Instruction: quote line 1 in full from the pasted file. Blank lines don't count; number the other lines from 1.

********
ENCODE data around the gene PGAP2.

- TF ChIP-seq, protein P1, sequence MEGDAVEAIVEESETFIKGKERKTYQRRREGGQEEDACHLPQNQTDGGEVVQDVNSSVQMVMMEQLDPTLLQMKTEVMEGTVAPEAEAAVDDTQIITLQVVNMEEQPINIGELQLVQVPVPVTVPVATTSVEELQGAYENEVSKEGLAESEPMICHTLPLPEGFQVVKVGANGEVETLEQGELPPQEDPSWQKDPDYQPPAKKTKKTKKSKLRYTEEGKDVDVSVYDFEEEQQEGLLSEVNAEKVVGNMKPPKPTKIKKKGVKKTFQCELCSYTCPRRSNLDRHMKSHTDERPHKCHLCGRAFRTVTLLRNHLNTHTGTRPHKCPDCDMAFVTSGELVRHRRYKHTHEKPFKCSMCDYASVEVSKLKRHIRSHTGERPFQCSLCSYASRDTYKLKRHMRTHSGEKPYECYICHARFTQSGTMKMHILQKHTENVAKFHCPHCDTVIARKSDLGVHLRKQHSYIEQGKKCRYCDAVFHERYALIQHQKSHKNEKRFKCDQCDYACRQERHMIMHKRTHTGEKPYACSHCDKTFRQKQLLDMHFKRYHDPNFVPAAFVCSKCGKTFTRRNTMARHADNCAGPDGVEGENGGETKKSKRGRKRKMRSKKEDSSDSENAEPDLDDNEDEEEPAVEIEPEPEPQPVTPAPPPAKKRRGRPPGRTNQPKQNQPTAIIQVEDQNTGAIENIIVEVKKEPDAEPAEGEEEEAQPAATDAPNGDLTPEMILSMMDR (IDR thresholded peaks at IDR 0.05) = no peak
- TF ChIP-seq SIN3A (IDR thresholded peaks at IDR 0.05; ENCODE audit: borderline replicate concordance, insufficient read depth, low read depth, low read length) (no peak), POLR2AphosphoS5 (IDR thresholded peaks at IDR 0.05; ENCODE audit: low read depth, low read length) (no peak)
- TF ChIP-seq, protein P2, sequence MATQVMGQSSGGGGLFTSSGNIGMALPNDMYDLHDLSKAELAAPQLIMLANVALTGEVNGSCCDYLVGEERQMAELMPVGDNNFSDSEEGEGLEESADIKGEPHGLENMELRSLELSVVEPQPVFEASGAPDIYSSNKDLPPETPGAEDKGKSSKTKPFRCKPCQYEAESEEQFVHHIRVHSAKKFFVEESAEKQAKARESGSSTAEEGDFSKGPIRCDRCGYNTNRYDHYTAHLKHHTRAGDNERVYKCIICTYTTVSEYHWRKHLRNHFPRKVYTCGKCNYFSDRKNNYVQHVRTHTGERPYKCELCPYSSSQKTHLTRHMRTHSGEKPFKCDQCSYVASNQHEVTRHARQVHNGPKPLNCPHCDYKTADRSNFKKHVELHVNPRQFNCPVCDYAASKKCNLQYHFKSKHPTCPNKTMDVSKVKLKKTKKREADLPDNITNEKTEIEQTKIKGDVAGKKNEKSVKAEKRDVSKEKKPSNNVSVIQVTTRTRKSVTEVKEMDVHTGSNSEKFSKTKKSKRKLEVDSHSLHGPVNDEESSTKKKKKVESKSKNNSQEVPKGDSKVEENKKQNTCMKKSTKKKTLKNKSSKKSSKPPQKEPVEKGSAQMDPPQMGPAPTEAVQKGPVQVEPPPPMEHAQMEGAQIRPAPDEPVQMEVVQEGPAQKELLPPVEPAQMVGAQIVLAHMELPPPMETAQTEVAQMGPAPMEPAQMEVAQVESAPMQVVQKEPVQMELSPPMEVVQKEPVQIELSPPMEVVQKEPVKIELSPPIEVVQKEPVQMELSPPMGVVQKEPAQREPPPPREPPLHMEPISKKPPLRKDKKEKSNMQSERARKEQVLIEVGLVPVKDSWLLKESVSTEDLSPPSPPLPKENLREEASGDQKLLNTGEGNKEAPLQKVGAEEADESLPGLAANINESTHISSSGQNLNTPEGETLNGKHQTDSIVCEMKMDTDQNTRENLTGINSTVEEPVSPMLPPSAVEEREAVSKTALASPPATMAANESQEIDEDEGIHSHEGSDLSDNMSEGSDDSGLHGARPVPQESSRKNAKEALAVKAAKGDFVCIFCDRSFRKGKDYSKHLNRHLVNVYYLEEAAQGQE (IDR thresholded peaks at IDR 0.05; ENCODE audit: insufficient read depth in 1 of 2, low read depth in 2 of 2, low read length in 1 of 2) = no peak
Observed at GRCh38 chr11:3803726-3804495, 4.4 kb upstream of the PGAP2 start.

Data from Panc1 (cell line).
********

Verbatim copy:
ENCODE data around the gene PGAP2.